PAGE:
Though in comparison to the BBC’s year long celebration of the 50th anniversary of Doctor Who, the celebration for the same anniversary of Star Trek may feel thin, for some, this is the perfect time to jump in on the renewed interest in the series. The new movie, Star Trek: Beyond, has gotten good reviews despite itself and its marketing campaign which seemed ashamed to admit it was a Star Trek movie. (This seems to be because it is decidedly not Star Trek Into Darkness.) The TV show is coming to CBS.
And now, we have a documentary on the life of Leonard Nimoy, who passed away in February of last year. Directed by his son, Adam Nimoy, it was kickstartered into existence, and will available to watch on-line starting September 9th. (They are also releasing it to theaters, but only in limited distribution.)
As this was a project funded with fan love, it is also a documentary made with love. What I’m saying is, if you don’t have tissues handy, go grab a box before you press “play.”
Are you a huge Star Trek fan? Were you not looking forward to having to sign up and pay for yet another goddamn streaming channel that CBS was trying to force down our throats just to watch the new Star Trek TV show? Well, you’re in luck, because Netflix has just rescued us from all having to stream from yet another place we have not streamed before.
As you may have heard (and all Star Trek fans certainly have) CBS, which has the TV rights to the franchise (as opposed to Paramount, which has movie rights), is launching the first small screen series of Trek since Enterprise died a largely ignored death in 2005. And as you also may have heard, only the pilot episode will be airing on terrestrial/digital based televisions. The rest of the season will be available via CBS’s All Access, the brand new streaming channel they’ve been looking to launch, as more and more households cut cable all together and stream their shows a la carte.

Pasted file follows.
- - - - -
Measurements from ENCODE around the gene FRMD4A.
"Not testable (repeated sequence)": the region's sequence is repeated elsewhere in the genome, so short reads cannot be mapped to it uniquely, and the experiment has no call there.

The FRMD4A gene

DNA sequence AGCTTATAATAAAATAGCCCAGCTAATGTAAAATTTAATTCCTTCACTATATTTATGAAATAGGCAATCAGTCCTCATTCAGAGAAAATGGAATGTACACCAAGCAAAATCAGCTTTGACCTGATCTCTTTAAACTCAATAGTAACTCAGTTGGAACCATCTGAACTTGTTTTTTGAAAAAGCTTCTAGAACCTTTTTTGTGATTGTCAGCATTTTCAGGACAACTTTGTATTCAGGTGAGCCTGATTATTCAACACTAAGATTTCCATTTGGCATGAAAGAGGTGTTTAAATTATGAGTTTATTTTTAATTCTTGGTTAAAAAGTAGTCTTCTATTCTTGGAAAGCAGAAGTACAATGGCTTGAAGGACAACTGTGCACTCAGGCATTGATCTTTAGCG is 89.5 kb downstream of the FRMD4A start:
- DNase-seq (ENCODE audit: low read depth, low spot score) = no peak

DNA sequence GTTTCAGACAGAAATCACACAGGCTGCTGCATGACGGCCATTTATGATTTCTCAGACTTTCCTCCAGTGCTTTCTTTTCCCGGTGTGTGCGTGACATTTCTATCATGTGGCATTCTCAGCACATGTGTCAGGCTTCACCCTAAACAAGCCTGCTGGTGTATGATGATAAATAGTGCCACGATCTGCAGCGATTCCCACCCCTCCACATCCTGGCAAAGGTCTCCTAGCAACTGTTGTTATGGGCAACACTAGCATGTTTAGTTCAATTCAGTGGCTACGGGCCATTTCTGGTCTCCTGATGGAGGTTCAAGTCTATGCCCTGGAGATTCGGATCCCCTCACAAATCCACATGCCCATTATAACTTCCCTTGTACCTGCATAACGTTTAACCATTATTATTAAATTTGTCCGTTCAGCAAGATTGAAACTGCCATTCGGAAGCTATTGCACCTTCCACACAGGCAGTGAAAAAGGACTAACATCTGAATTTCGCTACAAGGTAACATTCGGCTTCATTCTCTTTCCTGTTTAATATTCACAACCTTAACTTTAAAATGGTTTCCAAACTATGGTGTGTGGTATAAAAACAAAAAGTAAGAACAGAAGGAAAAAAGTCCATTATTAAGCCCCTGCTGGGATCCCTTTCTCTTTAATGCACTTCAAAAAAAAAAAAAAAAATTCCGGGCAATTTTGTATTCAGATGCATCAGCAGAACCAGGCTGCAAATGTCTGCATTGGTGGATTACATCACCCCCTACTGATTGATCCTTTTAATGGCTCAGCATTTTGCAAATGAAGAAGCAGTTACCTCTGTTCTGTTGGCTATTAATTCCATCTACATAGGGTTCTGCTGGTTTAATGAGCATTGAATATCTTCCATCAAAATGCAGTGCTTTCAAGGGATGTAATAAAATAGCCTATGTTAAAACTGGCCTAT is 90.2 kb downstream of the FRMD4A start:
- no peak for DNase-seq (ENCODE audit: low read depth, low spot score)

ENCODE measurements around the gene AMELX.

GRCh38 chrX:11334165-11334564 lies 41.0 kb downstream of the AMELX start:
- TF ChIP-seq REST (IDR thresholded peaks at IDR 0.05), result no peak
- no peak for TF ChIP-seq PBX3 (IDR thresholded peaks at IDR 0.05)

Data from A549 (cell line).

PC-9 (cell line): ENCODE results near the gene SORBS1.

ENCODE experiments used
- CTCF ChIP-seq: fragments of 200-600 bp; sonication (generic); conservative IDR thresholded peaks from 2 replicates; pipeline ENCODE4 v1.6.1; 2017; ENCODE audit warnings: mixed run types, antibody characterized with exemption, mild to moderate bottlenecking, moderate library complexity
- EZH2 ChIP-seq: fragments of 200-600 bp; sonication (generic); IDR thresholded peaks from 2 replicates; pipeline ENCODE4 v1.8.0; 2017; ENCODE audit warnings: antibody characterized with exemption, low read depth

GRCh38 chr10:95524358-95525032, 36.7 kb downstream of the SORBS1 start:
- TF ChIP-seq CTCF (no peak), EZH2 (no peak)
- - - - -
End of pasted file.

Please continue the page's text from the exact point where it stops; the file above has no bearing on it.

For many fans–especially the older group who have not cut their cable cords, the idea of saddling ourselves with yet another streaming channel for $9.99 (or whatever they’re charging) seemed like a bridge too far. But now, we have been handed a reprieve. Netflix has signed a deal to bring the show to their streaming site.
Continue reading CBS’s Star Trek TV Series Will Be on Netflix
I have little to no hope for this movie, starting with the fact that any Star Trek movie that refuses to use the words “Star Trek” on the posters out of some weird sense of shame are already self defeating before reaching the cinema.
That it looks like the made the same mistake with Idris Elba as X-Men: Apocalypse did with Oscar Isaac–making the handsomest man in the film utterly unrecognizable under layers of prosthesis–only serves to deepen that suspicion.
It doesn’t help that Elba says “He’s a very complex character–you can tell right away, that’s a bad guy!”
Complex, huh? Ok then.
For a decade of my life, I did special events in Washington DC, which mean loading in gear for dinners and events in all of the Smithsonian Museums. But none was more hateful than having to work at the National Air and Space Museum. The carpet is so thick in the DC museum, case wheels sink into it. Everything out at the Hazy drips with oil and other gunk. And both museums stretch on for days, which means that every day there equaled miles and miles of walking.